MilliOnAir Magazine October 2017 | Page 71




Lessons for when you feel lost, Love Dad



The 50 Things  is a collection of humane, wise and funny letters that Peter Dunne has written to his three children.

As his fiftieth birthday dawned, Peter had a life-changing conversation with a friend and realised that, while he may not have invented the Internet or found a cure for cancer, he had nonetheless fathered three remarkable children.

Inspired by that fact, he set out to leave a trail of metaphorical breadcrumbs for them, so that if they ever needed to know what their father might have had to say on a particular subject, it would be set down for them.

The result is a blueprint for liberal, thoughtful living in the modern world. From Compromise to Compassion, from Democracy to Sacrifice, The 50 Things explores the social mores and morality of our time and tries to answer the eternal questions that line the path to peace of mind.

Reminiscent of bestsellers such a Dear Lupin, Mum’s List and Love, Nina, The 50 Things celebrates a father’s love for his children, imparting wisdom and experiences on themes that are both universal and timeless.

Peter has worked in the film industry for more than 30 years, holding senior marketing positions at major studios before turning to specialist consultancy work in Family Entertainment and Animation. He is also developing a slate of projects for film, TV and stage. He lives in Herefordshire.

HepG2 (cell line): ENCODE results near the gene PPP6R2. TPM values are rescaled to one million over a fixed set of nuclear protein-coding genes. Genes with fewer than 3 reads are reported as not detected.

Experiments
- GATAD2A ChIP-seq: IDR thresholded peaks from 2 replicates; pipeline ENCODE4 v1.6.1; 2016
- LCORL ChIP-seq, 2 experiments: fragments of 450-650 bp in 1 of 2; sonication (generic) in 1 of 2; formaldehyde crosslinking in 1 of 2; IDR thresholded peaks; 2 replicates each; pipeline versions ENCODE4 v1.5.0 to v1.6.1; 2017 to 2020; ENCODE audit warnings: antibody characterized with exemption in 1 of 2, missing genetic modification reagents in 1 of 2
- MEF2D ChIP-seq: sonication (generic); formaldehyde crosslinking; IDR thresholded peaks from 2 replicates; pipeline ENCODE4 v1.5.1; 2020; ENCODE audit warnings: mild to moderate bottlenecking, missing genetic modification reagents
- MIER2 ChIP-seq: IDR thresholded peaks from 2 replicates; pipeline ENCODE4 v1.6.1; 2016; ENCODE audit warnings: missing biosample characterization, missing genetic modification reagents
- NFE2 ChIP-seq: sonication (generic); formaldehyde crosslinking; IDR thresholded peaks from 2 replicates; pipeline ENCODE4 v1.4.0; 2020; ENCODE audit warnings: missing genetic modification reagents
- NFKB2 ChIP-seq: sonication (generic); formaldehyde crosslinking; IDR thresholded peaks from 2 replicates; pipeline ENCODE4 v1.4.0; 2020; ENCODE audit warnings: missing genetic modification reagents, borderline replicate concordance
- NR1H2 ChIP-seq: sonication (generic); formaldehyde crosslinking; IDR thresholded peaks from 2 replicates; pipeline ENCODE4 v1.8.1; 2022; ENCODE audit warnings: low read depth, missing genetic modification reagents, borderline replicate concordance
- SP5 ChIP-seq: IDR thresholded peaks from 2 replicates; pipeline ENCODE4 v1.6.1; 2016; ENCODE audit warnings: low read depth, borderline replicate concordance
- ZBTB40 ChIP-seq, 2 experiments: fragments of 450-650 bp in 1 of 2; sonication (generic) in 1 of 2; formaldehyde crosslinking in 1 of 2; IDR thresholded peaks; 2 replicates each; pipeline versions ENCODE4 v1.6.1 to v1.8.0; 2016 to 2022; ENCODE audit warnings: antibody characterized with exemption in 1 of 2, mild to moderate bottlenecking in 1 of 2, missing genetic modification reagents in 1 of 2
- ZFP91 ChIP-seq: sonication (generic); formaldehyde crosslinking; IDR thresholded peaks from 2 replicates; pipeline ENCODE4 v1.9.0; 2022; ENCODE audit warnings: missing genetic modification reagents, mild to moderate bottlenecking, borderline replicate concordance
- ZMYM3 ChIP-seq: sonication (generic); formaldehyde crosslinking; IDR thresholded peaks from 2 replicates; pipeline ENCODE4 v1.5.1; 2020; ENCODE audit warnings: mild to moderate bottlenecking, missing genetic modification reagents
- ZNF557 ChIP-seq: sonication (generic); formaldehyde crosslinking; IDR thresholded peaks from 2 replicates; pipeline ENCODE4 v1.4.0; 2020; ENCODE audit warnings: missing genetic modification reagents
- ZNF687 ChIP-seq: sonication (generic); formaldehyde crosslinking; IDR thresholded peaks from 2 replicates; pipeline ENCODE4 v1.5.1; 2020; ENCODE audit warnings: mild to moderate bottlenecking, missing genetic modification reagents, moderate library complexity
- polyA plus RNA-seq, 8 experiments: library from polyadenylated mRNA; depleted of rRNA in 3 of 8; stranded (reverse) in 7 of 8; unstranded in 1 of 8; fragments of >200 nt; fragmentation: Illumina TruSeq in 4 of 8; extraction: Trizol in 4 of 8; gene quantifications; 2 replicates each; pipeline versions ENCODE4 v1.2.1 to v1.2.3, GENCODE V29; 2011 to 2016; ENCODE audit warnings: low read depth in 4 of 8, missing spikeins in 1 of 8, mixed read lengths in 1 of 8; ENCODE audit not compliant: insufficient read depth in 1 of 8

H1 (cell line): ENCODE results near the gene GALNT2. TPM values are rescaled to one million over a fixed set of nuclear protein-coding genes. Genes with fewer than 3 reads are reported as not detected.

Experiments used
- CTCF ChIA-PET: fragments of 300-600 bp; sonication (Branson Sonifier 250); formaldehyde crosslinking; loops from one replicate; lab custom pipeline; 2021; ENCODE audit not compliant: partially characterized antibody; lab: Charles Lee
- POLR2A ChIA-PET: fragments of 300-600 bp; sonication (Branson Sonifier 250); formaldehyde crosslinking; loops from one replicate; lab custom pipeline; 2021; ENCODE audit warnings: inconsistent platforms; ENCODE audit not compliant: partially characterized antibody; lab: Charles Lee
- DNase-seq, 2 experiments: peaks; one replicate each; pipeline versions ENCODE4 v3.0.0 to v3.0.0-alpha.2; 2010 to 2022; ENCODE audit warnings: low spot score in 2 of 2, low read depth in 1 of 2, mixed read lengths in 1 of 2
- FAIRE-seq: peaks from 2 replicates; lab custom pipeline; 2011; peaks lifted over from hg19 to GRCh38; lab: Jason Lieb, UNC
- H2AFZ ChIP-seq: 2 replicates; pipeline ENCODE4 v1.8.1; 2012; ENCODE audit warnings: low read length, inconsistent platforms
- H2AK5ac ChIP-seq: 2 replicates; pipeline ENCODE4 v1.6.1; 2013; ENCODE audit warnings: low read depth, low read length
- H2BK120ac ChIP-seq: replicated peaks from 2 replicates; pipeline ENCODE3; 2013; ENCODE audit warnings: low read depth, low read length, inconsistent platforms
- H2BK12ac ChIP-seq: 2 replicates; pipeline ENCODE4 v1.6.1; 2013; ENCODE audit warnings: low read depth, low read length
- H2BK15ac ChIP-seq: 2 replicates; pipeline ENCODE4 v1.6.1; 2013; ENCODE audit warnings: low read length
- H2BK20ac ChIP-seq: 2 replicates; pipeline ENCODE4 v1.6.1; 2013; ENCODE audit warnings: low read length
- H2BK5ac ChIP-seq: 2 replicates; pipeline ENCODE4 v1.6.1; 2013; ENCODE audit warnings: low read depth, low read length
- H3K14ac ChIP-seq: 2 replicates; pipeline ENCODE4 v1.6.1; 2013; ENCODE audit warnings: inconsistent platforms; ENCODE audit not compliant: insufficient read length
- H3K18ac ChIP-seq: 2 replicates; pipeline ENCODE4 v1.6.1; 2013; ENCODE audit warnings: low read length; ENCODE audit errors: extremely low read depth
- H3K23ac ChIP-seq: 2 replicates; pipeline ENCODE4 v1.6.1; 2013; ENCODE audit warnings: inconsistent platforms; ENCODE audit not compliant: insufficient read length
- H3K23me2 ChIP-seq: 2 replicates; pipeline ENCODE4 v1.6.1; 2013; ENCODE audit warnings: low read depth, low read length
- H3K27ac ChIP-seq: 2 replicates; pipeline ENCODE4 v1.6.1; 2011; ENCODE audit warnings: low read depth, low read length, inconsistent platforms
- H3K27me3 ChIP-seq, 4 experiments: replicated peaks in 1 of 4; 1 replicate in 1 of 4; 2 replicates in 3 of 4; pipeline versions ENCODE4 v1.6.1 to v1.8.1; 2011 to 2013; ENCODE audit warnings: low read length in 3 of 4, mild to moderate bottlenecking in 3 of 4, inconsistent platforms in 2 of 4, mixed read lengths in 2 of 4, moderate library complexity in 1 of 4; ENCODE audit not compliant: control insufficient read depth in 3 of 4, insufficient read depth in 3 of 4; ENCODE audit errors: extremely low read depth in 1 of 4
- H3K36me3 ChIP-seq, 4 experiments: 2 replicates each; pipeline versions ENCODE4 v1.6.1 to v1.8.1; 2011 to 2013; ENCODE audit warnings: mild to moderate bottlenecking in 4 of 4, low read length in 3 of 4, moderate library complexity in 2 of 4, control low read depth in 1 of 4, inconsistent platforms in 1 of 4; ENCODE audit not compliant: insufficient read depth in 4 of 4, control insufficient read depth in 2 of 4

Here. Peter, who I have known for more than 20 years, gives Milli-On-Air Global Magazine, an insight into his must-read book: and the call would not be scary).

And generally, in my own adult life, 2am phone calls have delivered only very sad or bad news

Parenthood, obviously, takes things to a whole new level. After all, as a parent, one is a hostage to fortune the moment one’s children arrive on the planet. Nothing is ever safe again. Life suddenly becomes scary twenty-four hours a day, never mind at 2am. 

Of course, it all calms down a bit as they get past babyhood and the curious toddler stage but the lights are still flashing amber. I used to find it very hard to sit down at my wife's family home during big gatherings when the front door would always be left wide open and our toddling children would try to make a dash for freedom.

As with every family's first child, my eldest, Charlie, is the pioneer, literally paving the way for his younger sisters to have calm, carefree parenting, but how he has put us through our paces!

The summer that Charlie turned fourteen was a big deal. He and his friends were all moving to new schools at the end of Year 8 and many celebratory parties were planned. This was a close-knit group of boys and girls who had known one another for most of their lives. And of course, at fourteen the challenges come:

"Can we have beer at the party?" 


"Why not?" 

"You're fourteen. If you want beer we'll have to cancel the party and wait until you're eighteen." 


And so it goes on. Every parent of teenagers has had this conversation.